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NASA declares InSight probe dead after 4 years studying marsquakes

December 21, 2022

— A robotic probe sent to study the interior of Mars has met its end after more than four years collecting data on the surface of the Red Planet.

NASA declared its InSight mission over on Wednesday (Dec. 21), six days after the lander ceased responding to communications from Earth. Mission controllers at the agency's Jet Propulsion Laboratory (JPL) in Southern California were unable to contact the three-legged probe after two consecutive attempts, leading them to conclude that its solar-powered batteries had run out of energy — a state engineers refer to as a "dead bus."

NASA plans to continue to listen for a signal from the lander, but hearing from it at this point is considered unlikely. The last time InSight made contact was Dec. 15.

"My power's really low, so this may be the last image I can send," the probe, or rather its managers taking on its persona, wrote in a post on Twitter. "Don't worry about me though: my time here has been both productive and serene. If I can keep talking to my mission team, I will — but I'll be signing off here soon. Thanks for staying with me."

InSight, which is an acronym for Interior Exploration using Seismic Investigations, Geodesy and Heat Transport, collected data about Mars' interior layers, as well as the strong remnants beneath the surface of its extinct magnetic dynamo, weather at its landing site and "marsquake" activity.

"I watched the launch and landing of this mission, and while saying goodbye to a spacecraft is always sad, the fascinating science InSight conducted is cause for celebration," Thomas Zurbuchen, NASA's outgoing associate administrator for science, said in a statement. "The seismic data alone from this Discovery Program mission offers tremendous insights not just into Mars but other rocky bodies, including Earth."

Since InSight touched down at Mars' Elysium Planitia on Nov. 26, 2018, scientists at the French space agency CNES (Centre National d'Etudes Spatiales) and ETH Zurich have used the lander's seismometer to detect 1,319 marsquakes, including quakes caused by meteoroid impacts, the largest of which unearthed boulder-size chunks of ice in late 2021. Such events help determine the age of the planet's surface and data from the seismometer provides a way to study the planet's crust, mantle and core.

"With InSight, seismology was the focus of a mission beyond Earth for the first time since the Apollo missions, when astronauts brought seismometers to the moon," said Philippe Lognonné of Institut de Physique du Globe de Paris, principal investigator of InSight's seismometer. "We broke new ground, and our science team can be proud of all that we've learned along the way."

The seismometer was the last science instrument that remained powered on as dust accumulated on InSight's power-providing solar panels, gradually reduced its energy — a process that began before NASA extended the mission earlier this year.

InSight was also equipped with a self-hammering spike, nicknamed "the mole," that was intended to dig 16 feet down (5 meters), trailing a sensor-laden tether that would measure heat within the planet, enabling scientists to calculate how much energy was left over from Mars' formation. Designed for the loose, sandy soil seen on other missions, the mole could not gain traction in the unexpectedly clumpy soil around Insight's landing site.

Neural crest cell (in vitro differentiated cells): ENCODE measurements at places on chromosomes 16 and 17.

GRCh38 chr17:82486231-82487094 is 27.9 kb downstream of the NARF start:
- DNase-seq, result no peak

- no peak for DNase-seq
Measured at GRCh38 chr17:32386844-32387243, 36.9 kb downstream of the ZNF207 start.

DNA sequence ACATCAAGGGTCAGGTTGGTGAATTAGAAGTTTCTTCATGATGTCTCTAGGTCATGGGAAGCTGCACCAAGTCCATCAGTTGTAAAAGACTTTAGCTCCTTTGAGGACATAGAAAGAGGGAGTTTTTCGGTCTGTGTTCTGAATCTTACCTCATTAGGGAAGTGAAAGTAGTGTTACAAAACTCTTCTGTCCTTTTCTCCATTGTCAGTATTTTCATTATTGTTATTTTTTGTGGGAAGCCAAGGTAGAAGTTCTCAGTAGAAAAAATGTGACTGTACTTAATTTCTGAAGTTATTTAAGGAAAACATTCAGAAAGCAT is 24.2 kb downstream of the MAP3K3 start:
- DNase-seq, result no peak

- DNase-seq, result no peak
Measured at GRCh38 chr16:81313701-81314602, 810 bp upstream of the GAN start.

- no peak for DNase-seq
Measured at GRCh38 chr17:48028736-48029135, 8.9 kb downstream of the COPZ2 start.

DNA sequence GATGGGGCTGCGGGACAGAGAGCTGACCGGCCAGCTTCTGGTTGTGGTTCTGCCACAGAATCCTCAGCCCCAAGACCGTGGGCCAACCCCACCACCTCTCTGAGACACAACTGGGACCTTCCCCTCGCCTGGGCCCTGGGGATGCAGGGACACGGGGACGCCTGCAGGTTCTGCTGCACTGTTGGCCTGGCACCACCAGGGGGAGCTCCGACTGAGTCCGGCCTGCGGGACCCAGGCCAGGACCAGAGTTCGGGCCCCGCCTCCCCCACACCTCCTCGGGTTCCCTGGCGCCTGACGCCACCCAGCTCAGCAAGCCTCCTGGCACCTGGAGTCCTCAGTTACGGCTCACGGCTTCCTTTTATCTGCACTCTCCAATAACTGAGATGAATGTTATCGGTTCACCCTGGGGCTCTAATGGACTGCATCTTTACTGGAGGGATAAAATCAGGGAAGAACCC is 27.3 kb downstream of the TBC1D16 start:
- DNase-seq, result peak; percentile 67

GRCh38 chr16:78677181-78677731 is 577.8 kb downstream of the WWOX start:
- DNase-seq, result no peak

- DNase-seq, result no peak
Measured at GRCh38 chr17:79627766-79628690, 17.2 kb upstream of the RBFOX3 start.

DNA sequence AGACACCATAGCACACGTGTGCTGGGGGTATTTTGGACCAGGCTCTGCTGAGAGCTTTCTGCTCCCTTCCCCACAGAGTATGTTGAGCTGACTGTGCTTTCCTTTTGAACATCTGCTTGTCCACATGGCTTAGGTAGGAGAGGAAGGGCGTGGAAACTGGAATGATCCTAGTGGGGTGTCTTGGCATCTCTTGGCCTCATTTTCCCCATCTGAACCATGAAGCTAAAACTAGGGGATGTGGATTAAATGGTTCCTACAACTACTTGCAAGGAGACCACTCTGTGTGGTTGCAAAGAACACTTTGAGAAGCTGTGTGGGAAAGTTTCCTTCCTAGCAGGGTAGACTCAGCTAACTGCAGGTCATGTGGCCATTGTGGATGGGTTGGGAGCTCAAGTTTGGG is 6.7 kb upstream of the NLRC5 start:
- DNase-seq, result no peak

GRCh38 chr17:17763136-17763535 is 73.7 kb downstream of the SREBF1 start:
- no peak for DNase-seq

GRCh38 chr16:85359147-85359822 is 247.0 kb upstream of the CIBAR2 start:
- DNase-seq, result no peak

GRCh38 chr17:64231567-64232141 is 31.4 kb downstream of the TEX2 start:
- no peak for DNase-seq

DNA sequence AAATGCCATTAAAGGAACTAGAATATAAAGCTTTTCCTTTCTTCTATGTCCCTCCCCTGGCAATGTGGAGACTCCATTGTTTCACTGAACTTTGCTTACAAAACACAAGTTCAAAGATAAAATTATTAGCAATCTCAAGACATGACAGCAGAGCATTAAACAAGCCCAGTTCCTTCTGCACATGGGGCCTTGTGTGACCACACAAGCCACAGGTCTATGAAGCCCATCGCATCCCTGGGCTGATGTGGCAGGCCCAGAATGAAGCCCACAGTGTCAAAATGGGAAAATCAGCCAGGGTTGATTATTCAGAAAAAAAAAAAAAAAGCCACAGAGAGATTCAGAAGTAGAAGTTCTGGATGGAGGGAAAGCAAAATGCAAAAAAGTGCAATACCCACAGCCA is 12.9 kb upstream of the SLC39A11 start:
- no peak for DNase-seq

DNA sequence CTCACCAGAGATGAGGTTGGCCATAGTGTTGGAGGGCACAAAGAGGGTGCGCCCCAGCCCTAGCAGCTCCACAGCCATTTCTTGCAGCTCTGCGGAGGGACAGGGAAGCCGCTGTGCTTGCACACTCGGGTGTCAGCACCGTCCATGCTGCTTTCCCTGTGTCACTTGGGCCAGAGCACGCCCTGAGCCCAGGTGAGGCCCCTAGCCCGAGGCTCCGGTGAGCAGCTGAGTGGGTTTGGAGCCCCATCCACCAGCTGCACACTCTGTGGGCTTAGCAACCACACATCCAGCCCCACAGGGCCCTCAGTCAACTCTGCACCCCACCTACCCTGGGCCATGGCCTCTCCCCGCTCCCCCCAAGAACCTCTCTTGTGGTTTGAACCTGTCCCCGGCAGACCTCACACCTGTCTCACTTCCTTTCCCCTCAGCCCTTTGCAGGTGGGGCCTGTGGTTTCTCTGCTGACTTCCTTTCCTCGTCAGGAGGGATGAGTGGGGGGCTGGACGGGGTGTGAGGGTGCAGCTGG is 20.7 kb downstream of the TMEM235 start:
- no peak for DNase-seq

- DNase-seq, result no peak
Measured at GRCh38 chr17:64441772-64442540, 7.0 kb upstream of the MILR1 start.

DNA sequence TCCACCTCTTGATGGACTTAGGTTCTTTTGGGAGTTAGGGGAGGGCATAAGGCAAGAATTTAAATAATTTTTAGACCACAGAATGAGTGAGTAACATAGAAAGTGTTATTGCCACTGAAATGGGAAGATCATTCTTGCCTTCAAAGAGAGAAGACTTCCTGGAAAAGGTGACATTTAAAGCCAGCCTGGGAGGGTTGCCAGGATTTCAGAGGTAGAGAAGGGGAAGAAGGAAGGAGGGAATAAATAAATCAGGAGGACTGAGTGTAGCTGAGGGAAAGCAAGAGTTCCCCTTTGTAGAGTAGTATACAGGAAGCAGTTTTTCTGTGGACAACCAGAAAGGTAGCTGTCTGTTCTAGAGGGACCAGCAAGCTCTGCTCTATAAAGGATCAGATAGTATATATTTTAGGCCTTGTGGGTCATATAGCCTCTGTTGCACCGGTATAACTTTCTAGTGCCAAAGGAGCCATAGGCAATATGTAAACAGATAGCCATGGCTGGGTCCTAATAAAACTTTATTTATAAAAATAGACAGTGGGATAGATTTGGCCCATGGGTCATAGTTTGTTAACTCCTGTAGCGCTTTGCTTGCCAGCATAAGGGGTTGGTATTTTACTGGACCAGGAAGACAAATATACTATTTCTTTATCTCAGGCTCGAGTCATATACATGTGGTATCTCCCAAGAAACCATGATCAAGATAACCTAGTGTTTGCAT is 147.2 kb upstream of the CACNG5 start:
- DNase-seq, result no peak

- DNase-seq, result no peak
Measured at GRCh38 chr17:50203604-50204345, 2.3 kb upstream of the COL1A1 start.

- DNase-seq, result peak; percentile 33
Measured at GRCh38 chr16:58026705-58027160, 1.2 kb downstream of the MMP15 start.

The instrument, which was provided by the German Aerospace Center (DLR), eventually buried its 16-inch (40-centimeter) probe just slightly below the surface, collecting data on the physical and thermal properties of the Martian soil along the way. This data will be useful for any future human or robotic missions that attempt to dig underground.

The mole was buried to the extent it was possible thanks to engineers using InSight's robotic arm in inventive ways. Primarily intended to set instruments on the Martian surface, the arm and its small scoop also helped remove dust from InSight's solar panels as power began to diminish. Counterintuitively, the mission determined they could sprinkle dirt from the scoop onto the panels during windy days, allowing the falling granules to gently sweep dust off the panels.

Ultimately, though, the dust layer was enough to drop the probe's power supply below its ability to operate. InSight's team had estimated that the mission would end sometime between late October and January 2023, based on predictions of how much the dust on the solar panels would reduce power generation. In total, InSight was active on Mars for 1440 sols (1,480 days or four years and 19 days).

"InSight has more than lived up to its name," said Laurie Leshin, JPL director. "As a scientist who's spent a career studying Mars, it's been a thrill to see what the lander has achieved, thanks to an entire team of people across the globe who helped make this mission a success. Yes, it's sad to say goodbye, but InSight's legacy will live on, informing and inspiring."


The final "selfie" taken by NASA's InSight Mars lander on April 24, 2022, the 1,211th Martian day, or sol, of the mission, revealed the build up of dust on the probe's solar panels. (NASA)

The last image sent back by NASA's InSight Mars lander showing the probe's seisometer deployed on the Martian surface. (NASA)

NASA's InSight lander seen during a solar array deployment test at Lockheed Martin's clean room in January 2018. (Lockheed Martin)

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